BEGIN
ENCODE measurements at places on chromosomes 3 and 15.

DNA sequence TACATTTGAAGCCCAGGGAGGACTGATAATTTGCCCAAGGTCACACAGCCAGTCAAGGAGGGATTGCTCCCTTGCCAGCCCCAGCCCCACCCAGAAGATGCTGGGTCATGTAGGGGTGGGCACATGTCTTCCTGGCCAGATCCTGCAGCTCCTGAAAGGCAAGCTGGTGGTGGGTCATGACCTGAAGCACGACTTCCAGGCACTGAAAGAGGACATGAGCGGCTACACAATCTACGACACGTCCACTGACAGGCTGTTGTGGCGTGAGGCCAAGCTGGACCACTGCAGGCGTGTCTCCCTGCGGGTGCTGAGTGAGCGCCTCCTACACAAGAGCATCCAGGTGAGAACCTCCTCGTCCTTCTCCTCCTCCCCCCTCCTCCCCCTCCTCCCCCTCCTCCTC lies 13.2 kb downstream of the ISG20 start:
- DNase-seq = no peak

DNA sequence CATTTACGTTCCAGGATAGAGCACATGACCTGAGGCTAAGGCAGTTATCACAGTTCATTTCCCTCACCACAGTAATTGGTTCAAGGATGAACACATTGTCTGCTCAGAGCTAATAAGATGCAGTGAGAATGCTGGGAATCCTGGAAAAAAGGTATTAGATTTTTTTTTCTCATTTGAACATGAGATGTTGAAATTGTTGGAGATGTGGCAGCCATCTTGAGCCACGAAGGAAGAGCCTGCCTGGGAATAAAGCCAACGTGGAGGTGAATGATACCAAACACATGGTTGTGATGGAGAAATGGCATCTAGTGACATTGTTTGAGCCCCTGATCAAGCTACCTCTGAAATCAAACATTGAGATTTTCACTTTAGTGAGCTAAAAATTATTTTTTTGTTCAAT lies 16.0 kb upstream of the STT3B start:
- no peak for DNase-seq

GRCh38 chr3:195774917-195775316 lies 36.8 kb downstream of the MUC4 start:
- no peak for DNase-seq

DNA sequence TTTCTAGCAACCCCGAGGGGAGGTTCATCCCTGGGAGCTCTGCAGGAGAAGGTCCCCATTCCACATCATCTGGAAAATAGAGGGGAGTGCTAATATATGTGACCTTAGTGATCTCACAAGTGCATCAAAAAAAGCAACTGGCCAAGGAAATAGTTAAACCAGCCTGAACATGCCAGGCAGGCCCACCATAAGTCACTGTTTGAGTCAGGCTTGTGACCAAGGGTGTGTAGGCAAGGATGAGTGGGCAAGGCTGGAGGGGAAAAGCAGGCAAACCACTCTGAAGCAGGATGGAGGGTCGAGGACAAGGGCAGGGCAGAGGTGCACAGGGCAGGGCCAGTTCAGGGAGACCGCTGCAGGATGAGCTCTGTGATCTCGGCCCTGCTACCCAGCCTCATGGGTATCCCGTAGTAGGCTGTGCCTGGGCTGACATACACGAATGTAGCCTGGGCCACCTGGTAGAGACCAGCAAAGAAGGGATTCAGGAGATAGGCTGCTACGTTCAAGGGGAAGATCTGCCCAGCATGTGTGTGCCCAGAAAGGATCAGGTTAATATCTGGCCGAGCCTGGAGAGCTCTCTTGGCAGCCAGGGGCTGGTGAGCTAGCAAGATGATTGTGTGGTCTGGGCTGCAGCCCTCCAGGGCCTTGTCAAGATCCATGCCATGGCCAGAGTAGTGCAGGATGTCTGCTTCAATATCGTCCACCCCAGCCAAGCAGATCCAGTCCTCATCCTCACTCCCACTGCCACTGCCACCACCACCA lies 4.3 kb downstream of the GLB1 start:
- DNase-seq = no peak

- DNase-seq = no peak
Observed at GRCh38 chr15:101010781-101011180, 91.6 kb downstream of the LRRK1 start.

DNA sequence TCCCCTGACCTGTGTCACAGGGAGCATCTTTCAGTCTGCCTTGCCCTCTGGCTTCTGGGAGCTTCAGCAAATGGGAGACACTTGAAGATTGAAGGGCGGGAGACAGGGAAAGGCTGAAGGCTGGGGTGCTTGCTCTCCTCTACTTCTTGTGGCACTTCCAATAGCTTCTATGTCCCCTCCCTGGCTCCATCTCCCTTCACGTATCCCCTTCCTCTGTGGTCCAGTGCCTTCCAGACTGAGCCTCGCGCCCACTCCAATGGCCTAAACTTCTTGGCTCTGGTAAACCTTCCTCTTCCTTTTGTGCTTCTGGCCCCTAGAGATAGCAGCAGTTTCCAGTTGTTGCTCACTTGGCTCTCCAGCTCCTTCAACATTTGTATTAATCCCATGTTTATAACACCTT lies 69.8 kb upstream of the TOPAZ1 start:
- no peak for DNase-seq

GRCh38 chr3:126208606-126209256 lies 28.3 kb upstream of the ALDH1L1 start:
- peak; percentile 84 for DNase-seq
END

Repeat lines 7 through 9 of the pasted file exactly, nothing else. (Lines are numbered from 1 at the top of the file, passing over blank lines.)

- no peak for DNase-seq

DNA sequence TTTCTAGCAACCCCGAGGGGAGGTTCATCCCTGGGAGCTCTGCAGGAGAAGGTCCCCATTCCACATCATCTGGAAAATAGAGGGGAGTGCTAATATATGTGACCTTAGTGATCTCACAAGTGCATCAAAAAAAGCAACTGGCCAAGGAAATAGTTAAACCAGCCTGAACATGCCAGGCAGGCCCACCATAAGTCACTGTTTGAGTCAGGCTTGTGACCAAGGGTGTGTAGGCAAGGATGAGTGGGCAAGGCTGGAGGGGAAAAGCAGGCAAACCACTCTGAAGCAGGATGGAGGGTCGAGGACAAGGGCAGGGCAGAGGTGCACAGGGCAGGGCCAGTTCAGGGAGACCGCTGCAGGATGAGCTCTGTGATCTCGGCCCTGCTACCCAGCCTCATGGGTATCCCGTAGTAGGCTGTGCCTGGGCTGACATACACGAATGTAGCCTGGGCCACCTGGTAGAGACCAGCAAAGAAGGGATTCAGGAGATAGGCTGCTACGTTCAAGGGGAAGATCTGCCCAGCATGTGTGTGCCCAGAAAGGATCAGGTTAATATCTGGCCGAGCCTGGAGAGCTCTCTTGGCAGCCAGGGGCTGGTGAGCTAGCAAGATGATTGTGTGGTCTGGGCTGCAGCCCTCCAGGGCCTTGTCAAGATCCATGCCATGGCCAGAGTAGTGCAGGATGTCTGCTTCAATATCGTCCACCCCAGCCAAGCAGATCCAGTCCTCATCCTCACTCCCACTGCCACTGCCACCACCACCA lies 4.3 kb downstream of the GLB1 start:
- DNase-seq = no peak